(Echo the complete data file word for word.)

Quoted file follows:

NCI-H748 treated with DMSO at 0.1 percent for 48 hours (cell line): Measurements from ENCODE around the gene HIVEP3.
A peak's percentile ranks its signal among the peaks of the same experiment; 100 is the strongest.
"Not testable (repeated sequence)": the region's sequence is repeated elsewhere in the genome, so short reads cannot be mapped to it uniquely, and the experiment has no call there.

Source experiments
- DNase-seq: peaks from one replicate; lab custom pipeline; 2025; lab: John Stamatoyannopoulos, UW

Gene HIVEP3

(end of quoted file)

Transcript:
NCI-H748 treated with DMSO at 0.1 percent for 48 hours (cell line): Measurements from ENCODE around the gene HIVEP3.
A peak's percentile ranks its signal among the peaks of the same experiment; 100 is the strongest.
"Not testable (repeated sequence)": the region's sequence is repeated elsewhere in the genome, so short reads cannot be mapped to it uniquely, and the experiment has no call there.

Source experiments
- DNase-seq: peaks from one replicate; lab custom pipeline; 2025; lab: John Stamatoyannopoulos, UW

Gene HIVEP3